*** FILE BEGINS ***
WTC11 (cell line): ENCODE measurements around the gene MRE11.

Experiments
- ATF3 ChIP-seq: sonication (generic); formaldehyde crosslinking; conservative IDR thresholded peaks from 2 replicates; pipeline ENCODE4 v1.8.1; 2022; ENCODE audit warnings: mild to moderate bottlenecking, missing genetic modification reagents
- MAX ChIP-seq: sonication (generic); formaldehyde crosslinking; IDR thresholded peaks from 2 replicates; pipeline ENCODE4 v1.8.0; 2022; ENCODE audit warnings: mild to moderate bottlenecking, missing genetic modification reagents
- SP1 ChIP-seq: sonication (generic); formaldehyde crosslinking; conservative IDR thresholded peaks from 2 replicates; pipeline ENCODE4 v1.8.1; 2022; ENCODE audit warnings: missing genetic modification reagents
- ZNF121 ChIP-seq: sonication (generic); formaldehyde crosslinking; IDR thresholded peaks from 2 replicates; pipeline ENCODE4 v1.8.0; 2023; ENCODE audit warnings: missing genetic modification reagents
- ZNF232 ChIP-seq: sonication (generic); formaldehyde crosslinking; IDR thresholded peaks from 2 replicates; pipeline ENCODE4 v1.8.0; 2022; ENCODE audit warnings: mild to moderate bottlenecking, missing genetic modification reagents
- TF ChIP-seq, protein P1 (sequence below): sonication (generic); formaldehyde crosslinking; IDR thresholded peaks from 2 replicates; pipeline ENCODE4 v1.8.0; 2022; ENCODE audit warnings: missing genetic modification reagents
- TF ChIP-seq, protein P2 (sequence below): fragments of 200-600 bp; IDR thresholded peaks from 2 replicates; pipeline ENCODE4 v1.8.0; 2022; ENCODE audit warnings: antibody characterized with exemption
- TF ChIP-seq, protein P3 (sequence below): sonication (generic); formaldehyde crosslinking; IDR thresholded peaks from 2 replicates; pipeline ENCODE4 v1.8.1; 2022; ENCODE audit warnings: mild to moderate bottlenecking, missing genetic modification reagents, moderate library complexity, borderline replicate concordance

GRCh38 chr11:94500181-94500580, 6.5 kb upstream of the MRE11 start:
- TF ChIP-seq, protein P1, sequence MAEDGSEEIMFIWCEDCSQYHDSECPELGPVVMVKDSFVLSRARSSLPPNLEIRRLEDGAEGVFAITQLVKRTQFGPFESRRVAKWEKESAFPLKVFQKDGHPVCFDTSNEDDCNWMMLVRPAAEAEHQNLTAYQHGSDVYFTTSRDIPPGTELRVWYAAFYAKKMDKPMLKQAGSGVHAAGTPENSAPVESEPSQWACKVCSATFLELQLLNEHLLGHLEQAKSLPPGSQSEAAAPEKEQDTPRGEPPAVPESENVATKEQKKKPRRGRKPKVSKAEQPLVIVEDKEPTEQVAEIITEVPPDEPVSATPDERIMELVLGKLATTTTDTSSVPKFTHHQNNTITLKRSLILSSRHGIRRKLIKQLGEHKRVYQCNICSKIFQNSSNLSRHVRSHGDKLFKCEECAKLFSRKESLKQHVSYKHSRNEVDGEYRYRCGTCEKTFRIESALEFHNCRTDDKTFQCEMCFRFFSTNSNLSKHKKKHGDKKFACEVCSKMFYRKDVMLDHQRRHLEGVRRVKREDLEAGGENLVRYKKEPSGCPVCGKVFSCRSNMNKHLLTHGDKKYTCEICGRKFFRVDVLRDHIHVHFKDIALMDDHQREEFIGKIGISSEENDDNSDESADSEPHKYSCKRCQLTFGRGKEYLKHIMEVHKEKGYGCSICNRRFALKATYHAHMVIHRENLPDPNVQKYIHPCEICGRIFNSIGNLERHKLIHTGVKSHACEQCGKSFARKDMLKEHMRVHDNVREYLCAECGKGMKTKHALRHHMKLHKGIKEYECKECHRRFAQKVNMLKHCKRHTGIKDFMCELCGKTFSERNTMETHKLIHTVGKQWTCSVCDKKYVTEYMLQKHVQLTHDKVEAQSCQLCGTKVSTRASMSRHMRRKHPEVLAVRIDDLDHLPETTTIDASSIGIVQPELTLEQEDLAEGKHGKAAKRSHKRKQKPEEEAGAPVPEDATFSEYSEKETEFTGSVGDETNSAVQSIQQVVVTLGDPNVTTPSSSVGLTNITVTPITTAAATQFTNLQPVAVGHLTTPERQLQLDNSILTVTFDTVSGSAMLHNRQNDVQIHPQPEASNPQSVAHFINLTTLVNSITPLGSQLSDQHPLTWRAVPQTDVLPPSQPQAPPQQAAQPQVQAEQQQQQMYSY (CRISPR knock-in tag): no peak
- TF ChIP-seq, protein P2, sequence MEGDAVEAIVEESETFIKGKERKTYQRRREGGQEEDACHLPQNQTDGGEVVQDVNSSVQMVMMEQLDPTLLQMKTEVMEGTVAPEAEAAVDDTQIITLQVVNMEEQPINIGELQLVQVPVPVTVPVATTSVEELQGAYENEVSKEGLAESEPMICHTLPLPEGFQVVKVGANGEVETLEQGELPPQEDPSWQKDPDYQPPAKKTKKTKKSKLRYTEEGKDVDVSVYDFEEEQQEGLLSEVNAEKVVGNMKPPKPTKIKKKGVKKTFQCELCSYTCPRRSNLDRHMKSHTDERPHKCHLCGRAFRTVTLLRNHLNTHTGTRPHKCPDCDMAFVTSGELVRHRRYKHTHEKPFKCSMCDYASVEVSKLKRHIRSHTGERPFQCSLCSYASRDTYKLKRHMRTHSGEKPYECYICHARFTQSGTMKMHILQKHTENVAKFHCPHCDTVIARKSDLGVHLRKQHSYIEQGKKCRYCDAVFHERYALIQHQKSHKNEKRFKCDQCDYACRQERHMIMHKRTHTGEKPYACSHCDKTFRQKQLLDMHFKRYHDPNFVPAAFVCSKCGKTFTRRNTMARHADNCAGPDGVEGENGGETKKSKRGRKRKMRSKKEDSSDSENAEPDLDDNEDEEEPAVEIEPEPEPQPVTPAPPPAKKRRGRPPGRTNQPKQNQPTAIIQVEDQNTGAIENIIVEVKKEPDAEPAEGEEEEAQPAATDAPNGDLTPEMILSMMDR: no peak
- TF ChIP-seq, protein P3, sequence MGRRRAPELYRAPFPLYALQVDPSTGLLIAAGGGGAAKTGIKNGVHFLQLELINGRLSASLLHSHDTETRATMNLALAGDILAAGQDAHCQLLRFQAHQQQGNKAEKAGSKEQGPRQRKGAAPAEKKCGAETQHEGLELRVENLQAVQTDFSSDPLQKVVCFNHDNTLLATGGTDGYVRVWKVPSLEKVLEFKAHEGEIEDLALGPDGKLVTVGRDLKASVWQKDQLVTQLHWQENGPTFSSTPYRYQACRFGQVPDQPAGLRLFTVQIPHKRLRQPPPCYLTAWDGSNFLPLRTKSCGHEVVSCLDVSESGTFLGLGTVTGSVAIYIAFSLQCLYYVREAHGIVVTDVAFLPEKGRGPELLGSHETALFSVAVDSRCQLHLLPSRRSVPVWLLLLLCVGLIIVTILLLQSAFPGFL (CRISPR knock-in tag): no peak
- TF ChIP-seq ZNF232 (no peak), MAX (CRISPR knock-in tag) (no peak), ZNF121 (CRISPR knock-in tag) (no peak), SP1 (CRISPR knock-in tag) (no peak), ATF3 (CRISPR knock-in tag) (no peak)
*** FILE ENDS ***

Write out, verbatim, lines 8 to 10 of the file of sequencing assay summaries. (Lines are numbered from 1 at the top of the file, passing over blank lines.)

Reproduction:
- TF ChIP-seq, protein P1 (sequence below): sonication (generic); formaldehyde crosslinking; IDR thresholded peaks from 2 replicates; pipeline ENCODE4 v1.8.0; 2022; ENCODE audit warnings: missing genetic modification reagents
- TF ChIP-seq, protein P2 (sequence below): fragments of 200-600 bp; IDR thresholded peaks from 2 replicates; pipeline ENCODE4 v1.8.0; 2022; ENCODE audit warnings: antibody characterized with exemption
- TF ChIP-seq, protein P3 (sequence below): sonication (generic); formaldehyde crosslinking; IDR thresholded peaks from 2 replicates; pipeline ENCODE4 v1.8.1; 2022; ENCODE audit warnings: mild to moderate bottlenecking, missing genetic modification reagents, moderate library complexity, borderline replicate concordance